• Have the internal and/or external environments changed? If the assumptions underlying your solution analysis are no longer valid, it will probably be necessary to adjust your competency profiles and intervention strategies accordingly.
  • Does the workforce plan serve the organization’s needs? If the desired business outcomes were not achieved, you must examine and reconstruct your methodology and implementation procedures as appropriate.

Is there anything else that we should know?

While future business demands cannot be predicted with absolute certainty, we must do our best to anticipate and prepare for likely possibilities. A workforce plan that is carefully designed and executed transforms the staffing function from a “vacancy-filling” role to one that continually ensures alignment between an organization’s human capital and its strategic goals. This not only improves employee utilization, but also the company’s overall effectiveness and competitive positioning.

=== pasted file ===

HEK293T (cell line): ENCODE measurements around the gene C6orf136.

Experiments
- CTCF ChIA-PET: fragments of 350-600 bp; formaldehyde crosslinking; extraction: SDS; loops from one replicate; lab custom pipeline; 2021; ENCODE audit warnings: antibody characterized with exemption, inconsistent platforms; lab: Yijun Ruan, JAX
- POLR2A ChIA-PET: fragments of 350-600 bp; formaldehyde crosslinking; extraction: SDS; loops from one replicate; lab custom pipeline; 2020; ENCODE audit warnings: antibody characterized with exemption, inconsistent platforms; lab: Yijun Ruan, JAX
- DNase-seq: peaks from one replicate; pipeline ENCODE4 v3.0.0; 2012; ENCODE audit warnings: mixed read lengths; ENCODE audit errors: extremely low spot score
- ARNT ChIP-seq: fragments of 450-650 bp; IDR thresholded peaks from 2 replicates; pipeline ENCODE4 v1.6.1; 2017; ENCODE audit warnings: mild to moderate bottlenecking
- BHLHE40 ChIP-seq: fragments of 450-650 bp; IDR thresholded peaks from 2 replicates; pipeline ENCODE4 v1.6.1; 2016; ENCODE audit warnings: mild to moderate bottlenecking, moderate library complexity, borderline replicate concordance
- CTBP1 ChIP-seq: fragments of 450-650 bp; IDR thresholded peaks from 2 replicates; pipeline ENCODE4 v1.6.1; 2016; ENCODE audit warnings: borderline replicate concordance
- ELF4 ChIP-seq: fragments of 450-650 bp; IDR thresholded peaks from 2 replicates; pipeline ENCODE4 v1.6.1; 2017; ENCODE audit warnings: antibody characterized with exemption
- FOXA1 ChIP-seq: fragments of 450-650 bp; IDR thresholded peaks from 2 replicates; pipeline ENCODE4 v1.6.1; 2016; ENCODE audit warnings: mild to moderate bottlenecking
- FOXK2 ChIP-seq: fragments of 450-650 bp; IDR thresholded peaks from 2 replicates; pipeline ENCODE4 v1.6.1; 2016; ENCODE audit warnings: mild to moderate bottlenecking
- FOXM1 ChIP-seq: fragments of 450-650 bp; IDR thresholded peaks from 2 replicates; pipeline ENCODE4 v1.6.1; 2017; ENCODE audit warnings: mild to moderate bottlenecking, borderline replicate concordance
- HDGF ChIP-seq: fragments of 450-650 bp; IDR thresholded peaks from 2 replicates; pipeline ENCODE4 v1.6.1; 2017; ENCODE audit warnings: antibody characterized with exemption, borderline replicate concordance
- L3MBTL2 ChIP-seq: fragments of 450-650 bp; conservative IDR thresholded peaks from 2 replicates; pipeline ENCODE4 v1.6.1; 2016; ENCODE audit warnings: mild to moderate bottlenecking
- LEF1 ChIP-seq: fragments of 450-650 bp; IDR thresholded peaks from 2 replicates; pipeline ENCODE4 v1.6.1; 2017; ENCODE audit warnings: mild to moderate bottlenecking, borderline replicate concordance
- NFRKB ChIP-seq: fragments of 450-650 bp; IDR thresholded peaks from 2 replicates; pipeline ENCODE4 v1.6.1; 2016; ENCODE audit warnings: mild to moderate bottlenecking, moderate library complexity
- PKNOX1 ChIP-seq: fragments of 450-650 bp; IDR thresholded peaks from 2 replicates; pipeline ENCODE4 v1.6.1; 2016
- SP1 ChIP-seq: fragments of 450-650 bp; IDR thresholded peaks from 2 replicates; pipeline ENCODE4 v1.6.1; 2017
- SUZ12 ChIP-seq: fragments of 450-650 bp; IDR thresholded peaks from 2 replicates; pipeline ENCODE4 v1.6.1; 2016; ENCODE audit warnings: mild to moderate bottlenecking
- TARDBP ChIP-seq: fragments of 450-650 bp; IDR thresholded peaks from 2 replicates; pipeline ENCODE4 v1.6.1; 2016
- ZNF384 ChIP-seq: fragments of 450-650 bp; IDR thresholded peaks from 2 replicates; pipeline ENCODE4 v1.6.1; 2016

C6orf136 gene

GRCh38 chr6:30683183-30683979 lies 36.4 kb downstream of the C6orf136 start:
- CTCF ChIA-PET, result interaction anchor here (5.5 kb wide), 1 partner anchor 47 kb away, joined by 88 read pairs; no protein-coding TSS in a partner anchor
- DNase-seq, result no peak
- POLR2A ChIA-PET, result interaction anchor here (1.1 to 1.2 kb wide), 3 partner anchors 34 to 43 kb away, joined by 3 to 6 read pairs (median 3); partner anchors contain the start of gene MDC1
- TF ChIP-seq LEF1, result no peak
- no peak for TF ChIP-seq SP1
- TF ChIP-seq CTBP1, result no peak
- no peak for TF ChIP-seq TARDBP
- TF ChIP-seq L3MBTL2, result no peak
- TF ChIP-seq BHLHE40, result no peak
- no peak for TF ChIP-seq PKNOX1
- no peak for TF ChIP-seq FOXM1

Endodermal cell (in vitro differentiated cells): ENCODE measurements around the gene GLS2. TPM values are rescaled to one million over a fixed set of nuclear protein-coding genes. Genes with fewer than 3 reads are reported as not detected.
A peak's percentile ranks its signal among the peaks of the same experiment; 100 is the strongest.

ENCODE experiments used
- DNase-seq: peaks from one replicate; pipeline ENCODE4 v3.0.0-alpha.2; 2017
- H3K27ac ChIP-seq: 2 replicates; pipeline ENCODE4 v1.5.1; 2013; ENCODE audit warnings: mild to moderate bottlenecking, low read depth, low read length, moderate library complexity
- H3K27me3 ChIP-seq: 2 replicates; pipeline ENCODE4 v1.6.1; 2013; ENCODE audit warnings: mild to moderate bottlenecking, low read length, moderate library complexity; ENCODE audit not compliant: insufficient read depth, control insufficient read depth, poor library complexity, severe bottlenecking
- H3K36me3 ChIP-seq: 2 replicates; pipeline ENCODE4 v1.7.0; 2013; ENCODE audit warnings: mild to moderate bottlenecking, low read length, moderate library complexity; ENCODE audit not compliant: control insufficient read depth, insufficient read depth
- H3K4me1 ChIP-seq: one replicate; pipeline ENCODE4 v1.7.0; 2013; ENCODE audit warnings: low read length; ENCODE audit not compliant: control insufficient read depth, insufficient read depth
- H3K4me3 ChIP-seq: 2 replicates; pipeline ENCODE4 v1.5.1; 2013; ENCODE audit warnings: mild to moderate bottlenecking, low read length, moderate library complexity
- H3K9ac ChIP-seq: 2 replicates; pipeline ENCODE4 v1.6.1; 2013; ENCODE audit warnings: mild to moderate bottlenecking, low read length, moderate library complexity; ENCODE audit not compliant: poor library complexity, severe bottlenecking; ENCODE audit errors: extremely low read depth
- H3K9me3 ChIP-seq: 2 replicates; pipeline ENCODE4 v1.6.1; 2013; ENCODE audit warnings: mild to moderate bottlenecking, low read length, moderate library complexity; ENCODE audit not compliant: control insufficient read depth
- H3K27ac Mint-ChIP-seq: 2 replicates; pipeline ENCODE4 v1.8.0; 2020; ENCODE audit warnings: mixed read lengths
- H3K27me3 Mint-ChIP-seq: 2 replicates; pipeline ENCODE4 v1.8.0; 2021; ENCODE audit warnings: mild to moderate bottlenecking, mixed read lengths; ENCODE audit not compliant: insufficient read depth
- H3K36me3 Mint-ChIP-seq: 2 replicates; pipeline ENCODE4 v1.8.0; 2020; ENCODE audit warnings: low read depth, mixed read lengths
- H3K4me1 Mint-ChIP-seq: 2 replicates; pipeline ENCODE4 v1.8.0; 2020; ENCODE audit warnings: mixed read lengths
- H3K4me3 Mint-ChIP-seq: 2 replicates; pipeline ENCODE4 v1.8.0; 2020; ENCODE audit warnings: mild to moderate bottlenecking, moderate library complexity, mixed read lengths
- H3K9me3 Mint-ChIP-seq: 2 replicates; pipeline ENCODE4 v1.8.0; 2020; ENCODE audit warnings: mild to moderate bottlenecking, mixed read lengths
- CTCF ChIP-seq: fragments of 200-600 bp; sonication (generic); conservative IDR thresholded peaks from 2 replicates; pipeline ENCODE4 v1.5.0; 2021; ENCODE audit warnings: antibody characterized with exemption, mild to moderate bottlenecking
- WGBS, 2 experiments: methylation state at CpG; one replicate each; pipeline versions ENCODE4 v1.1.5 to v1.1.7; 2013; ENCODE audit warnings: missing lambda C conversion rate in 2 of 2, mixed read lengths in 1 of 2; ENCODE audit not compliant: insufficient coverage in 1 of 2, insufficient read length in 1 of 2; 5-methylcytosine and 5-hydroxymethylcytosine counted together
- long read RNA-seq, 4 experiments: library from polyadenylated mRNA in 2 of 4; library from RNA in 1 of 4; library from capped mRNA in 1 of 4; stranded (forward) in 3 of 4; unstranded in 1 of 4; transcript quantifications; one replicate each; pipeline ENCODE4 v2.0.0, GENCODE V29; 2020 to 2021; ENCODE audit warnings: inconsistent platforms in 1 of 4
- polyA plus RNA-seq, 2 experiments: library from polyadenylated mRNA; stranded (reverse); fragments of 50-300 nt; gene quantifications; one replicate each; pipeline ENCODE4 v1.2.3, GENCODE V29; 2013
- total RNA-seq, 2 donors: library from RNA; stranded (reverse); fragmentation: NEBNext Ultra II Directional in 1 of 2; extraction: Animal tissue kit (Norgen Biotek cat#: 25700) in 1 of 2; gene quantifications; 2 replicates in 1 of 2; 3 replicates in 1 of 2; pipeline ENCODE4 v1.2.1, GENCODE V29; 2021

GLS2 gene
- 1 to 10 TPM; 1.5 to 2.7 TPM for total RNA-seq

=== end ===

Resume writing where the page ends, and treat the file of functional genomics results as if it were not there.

Even if your forecasted competency requirements prove inaccurate, a comprehensive workforce planning process has built-in triggers to get you back on track. Additionally, the very exercise will have enhanced your firm’s ability to respond swiftly and intelligently to changing conditions.
Today’s fast-paced business world shows no signs of slowing down. Can your organization afford not to keep up?

On Time, On Budget: Secrets to Effective Project Staffing

The Challenge

From IT to engineering, technology departments have been severely cut during recent months. And just as we’ve become “lean and mean”, the economy seems to be rebounding. Within months, we’re likely to see a deluge of new projects and new demands for technical talent.